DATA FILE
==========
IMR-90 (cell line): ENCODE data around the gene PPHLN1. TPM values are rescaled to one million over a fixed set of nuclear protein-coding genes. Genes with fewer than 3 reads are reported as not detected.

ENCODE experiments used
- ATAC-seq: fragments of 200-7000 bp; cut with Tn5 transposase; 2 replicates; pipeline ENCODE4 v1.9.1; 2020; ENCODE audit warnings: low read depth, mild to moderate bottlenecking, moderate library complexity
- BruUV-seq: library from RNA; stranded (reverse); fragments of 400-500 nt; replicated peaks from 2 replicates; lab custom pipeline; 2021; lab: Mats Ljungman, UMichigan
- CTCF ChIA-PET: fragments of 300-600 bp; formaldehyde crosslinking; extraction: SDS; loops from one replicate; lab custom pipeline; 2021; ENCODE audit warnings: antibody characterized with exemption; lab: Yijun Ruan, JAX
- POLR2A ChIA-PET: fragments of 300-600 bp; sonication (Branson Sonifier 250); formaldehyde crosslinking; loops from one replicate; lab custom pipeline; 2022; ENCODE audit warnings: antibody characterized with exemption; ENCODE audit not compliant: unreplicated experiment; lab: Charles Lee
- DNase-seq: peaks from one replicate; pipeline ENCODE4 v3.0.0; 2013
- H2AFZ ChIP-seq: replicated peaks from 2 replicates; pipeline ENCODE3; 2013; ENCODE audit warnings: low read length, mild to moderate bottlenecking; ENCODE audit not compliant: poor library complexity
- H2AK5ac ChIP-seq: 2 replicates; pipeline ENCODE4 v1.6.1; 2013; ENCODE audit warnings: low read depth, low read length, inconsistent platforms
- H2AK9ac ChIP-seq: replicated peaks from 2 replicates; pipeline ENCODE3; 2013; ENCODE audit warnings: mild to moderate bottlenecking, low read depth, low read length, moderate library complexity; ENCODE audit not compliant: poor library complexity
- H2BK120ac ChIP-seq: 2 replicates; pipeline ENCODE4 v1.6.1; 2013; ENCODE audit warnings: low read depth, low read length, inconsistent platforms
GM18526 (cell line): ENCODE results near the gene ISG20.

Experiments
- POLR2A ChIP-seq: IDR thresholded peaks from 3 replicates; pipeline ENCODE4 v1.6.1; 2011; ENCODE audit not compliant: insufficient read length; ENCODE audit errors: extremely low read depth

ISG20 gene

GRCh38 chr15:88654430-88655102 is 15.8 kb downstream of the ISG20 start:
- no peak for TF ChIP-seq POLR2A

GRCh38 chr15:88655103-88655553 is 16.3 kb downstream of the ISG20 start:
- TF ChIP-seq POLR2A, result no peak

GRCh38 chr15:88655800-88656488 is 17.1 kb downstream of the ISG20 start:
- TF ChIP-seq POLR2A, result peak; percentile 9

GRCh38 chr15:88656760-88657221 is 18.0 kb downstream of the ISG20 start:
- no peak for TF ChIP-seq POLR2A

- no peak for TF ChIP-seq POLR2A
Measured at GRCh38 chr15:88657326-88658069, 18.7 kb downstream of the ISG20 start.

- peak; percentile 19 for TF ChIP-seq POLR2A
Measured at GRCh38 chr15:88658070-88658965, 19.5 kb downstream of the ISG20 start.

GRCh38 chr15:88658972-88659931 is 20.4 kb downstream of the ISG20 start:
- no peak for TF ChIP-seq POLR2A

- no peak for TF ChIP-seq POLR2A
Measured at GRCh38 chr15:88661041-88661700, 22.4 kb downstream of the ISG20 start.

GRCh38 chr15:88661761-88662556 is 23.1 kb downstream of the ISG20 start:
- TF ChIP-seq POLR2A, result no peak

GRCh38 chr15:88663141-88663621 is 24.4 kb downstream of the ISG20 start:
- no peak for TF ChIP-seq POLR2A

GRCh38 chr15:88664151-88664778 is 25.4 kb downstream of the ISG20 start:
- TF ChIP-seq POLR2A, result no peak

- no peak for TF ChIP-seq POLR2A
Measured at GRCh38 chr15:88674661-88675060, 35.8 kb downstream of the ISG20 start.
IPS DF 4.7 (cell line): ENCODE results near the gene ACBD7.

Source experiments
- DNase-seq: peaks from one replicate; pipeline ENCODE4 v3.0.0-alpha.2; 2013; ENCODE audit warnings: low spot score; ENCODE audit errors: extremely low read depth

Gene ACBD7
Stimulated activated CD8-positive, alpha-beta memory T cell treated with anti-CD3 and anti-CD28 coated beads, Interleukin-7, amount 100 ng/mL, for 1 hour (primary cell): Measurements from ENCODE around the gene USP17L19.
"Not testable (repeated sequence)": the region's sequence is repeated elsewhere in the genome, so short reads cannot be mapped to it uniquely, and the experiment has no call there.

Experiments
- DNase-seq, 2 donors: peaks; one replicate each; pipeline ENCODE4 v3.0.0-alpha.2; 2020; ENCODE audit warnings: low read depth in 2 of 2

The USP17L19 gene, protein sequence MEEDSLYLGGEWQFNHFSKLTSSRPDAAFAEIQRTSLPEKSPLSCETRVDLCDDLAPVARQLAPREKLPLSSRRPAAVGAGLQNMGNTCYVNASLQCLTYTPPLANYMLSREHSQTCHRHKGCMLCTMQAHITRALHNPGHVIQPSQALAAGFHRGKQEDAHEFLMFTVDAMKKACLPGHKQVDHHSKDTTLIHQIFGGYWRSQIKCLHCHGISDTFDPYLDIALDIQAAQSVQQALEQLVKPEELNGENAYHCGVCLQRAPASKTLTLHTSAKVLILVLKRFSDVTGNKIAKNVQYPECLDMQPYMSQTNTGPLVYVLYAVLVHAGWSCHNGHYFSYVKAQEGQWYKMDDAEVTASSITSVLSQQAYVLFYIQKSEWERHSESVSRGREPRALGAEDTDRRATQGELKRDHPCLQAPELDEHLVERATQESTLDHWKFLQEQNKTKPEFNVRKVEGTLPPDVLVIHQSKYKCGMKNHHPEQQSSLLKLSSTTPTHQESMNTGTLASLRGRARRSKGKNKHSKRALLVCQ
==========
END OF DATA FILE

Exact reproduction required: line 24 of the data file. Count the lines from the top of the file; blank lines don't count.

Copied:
- no peak for TF ChIP-seq POLR2A